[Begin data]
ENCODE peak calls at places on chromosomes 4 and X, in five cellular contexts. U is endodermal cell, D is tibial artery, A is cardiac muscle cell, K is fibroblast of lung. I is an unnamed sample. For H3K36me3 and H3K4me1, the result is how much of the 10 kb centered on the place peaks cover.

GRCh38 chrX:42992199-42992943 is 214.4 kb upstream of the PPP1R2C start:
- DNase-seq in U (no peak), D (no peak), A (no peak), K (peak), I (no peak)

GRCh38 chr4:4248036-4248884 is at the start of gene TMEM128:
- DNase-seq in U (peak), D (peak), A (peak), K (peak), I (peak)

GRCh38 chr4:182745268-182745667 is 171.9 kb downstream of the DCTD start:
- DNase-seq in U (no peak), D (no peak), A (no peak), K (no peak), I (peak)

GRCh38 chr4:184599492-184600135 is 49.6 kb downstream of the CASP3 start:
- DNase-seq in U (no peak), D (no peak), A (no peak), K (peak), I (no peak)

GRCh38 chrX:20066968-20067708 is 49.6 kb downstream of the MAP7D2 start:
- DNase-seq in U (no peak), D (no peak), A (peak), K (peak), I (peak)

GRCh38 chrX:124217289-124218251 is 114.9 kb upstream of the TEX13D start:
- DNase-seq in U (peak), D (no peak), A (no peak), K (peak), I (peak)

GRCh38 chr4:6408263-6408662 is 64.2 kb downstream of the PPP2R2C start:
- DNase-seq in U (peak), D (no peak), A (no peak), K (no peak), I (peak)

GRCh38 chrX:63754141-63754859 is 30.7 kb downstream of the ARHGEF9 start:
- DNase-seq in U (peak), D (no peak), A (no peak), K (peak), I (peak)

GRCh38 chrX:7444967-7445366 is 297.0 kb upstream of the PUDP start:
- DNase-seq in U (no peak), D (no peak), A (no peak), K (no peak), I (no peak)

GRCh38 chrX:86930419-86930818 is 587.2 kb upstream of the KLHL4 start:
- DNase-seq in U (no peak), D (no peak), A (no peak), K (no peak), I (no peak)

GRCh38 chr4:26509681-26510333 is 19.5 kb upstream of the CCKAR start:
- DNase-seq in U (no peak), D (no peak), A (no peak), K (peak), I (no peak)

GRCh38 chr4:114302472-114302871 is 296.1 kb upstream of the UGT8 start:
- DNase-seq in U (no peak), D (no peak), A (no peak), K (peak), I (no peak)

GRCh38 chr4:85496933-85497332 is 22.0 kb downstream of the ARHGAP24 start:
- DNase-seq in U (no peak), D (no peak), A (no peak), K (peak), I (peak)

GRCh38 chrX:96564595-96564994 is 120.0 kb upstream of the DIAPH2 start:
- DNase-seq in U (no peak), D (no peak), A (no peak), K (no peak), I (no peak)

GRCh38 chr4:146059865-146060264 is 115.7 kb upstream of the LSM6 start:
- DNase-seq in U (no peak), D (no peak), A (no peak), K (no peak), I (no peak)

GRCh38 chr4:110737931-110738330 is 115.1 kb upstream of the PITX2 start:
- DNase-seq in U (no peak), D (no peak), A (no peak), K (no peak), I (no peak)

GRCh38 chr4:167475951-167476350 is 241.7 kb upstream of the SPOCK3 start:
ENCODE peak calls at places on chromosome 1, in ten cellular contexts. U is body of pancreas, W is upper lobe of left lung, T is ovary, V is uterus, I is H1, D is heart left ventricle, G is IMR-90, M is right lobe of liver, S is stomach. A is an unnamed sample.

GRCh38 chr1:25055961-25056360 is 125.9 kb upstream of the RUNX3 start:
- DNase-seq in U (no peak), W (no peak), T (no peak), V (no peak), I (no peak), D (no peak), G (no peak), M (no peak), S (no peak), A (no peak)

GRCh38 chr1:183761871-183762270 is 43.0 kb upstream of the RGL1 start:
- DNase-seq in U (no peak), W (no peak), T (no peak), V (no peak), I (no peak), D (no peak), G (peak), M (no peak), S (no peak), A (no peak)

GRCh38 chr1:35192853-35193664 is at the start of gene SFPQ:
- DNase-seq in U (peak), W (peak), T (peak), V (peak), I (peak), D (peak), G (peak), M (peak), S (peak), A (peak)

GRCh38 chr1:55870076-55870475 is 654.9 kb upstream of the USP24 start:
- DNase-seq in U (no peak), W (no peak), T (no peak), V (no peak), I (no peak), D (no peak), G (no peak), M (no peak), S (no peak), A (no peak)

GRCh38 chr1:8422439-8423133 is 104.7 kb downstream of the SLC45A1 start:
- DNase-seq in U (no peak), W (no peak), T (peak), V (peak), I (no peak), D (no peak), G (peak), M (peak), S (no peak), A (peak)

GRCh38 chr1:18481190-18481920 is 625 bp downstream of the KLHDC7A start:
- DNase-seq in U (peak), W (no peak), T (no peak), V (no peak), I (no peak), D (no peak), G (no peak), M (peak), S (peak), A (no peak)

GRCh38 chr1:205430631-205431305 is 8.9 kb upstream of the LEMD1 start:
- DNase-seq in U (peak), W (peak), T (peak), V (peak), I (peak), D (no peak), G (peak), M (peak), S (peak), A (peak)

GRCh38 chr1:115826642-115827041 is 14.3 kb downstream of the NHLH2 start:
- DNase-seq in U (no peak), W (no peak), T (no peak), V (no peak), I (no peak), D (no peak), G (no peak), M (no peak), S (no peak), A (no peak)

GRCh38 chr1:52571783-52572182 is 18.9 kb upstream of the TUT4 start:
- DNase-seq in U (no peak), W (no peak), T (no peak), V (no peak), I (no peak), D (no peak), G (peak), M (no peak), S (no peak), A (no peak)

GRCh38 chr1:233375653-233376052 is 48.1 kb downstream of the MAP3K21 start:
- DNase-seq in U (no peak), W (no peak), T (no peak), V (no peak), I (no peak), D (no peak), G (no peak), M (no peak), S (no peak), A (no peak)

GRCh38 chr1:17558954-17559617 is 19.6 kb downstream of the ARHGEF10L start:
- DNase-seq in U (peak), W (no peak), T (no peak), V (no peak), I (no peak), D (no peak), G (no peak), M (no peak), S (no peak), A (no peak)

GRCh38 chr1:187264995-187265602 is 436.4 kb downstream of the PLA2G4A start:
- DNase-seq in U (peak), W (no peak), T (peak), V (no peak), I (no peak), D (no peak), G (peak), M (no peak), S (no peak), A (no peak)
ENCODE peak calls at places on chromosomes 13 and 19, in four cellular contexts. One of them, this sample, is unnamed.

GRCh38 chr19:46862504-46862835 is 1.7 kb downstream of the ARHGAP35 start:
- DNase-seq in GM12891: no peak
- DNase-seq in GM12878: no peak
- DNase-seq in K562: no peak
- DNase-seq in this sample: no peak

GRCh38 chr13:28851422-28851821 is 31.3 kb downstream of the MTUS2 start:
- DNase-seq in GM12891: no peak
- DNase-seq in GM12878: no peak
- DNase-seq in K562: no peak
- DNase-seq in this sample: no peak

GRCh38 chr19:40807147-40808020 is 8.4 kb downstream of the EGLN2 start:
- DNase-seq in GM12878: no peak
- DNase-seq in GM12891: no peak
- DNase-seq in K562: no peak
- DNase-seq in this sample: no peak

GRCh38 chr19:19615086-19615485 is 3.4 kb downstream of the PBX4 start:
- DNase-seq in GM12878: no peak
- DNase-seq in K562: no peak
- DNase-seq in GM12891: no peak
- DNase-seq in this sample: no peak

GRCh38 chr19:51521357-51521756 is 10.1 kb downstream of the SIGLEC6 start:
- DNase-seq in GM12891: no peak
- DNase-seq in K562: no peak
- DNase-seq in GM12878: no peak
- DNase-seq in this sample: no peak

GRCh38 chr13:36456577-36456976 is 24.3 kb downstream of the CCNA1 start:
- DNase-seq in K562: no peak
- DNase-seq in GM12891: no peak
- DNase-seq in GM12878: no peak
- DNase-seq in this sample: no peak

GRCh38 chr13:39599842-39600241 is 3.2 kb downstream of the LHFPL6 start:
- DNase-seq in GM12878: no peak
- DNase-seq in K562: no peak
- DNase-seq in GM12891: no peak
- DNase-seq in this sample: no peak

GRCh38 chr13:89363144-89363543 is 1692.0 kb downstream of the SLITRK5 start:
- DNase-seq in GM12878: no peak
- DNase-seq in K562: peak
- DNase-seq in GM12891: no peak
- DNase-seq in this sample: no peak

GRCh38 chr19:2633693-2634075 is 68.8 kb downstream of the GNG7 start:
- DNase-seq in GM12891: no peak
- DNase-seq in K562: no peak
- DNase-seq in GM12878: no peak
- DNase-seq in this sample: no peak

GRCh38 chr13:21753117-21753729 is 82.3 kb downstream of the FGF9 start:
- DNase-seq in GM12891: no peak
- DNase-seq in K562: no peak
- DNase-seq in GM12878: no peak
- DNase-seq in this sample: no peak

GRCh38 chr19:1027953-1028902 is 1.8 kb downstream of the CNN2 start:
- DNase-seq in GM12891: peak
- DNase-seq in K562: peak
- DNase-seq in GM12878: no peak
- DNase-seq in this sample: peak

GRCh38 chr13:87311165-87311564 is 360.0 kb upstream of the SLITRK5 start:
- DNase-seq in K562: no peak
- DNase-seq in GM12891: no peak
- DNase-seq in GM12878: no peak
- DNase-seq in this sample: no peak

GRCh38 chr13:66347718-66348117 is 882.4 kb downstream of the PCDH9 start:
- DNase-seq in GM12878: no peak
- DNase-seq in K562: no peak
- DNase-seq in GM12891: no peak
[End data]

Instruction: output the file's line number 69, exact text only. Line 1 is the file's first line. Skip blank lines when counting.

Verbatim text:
- DNase-seq in K562: no peak